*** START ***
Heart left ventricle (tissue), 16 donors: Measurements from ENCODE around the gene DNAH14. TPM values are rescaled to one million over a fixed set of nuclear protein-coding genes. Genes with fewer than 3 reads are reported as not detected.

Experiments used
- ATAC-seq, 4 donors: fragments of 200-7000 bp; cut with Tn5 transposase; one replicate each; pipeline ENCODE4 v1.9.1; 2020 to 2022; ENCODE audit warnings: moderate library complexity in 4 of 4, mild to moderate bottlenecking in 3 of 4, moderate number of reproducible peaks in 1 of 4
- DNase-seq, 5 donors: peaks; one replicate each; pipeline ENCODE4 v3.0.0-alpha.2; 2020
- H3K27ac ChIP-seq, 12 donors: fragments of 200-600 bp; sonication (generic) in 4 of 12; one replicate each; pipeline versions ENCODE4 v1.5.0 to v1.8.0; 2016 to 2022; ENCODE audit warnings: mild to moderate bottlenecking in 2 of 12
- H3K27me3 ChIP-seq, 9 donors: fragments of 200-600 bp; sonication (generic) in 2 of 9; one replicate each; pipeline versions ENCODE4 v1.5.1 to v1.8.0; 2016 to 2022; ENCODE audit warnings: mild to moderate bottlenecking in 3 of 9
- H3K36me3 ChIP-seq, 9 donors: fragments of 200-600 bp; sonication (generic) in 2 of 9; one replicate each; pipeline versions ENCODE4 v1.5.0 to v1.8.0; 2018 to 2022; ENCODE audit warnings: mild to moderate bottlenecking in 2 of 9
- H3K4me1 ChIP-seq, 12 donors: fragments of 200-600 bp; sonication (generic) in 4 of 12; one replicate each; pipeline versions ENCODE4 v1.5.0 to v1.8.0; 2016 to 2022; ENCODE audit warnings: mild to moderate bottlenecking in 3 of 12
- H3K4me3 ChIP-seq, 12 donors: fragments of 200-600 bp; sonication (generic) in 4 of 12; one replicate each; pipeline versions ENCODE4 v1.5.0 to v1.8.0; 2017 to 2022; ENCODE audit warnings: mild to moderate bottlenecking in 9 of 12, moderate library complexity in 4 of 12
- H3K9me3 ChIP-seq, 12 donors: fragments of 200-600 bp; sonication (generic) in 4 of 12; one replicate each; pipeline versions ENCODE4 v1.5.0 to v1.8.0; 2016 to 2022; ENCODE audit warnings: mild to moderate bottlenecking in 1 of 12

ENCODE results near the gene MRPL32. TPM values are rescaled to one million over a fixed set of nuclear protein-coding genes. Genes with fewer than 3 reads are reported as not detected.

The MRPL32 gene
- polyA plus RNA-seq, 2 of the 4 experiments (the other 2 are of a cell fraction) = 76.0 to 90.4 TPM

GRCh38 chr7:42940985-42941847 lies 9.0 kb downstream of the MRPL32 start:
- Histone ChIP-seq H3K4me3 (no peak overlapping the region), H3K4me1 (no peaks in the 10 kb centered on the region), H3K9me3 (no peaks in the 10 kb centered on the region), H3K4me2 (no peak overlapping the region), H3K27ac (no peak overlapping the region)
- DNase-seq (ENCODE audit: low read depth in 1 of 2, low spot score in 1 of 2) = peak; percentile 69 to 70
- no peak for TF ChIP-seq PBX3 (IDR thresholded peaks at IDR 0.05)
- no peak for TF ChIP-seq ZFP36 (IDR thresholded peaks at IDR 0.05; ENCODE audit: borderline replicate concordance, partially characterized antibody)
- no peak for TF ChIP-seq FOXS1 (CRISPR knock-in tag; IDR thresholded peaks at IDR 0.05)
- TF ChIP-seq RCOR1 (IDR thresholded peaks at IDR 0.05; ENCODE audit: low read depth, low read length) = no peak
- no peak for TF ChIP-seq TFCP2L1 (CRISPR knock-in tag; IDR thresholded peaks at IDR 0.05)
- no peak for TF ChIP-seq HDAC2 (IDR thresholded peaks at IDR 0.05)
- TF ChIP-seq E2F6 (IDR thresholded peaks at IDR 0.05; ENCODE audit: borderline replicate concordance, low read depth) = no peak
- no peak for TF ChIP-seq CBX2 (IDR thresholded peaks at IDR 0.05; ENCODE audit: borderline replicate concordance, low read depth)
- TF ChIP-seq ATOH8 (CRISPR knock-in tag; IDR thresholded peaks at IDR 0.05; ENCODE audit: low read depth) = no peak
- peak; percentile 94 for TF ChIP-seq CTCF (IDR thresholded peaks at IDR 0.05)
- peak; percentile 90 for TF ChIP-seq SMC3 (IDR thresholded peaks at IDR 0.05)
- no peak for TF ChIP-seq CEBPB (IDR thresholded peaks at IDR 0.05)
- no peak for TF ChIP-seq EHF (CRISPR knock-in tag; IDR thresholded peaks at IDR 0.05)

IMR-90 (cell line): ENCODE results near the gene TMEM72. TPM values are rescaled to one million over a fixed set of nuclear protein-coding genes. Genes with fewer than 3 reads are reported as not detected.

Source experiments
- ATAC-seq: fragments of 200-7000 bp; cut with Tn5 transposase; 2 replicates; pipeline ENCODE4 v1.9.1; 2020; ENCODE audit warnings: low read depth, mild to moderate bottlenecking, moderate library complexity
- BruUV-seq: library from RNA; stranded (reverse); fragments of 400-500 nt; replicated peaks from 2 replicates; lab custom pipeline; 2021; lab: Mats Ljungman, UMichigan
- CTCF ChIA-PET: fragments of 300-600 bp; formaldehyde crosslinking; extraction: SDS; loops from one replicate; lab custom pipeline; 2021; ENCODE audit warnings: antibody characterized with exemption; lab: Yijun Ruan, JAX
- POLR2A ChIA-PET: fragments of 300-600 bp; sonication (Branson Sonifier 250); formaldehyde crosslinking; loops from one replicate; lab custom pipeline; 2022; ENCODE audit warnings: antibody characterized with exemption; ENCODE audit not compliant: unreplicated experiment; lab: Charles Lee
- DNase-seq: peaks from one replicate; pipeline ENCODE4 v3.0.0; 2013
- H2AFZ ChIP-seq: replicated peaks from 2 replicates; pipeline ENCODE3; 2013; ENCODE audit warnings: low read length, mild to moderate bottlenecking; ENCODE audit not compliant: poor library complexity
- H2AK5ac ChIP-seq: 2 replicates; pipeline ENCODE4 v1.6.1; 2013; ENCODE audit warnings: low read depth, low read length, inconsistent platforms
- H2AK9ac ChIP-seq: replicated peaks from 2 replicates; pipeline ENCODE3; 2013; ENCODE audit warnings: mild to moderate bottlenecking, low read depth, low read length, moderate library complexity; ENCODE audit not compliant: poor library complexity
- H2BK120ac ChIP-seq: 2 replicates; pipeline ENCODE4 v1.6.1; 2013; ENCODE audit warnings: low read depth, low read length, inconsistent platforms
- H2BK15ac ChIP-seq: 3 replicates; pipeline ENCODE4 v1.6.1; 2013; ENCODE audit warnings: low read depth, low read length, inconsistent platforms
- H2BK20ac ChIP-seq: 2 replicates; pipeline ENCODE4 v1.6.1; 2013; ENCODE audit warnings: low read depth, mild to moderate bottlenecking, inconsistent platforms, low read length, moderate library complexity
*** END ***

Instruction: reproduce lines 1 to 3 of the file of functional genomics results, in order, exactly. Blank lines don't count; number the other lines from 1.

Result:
Heart left ventricle (tissue), 16 donors: Measurements from ENCODE around the gene DNAH14. TPM values are rescaled to one million over a fixed set of nuclear protein-coding genes. Genes with fewer than 3 reads are reported as not detected.

Experiments used
- ATAC-seq, 4 donors: fragments of 200-7000 bp; cut with Tn5 transposase; one replicate each; pipeline ENCODE4 v1.9.1; 2020 to 2022; ENCODE audit warnings: moderate library complexity in 4 of 4, mild to moderate bottlenecking in 3 of 4, moderate number of reproducible peaks in 1 of 4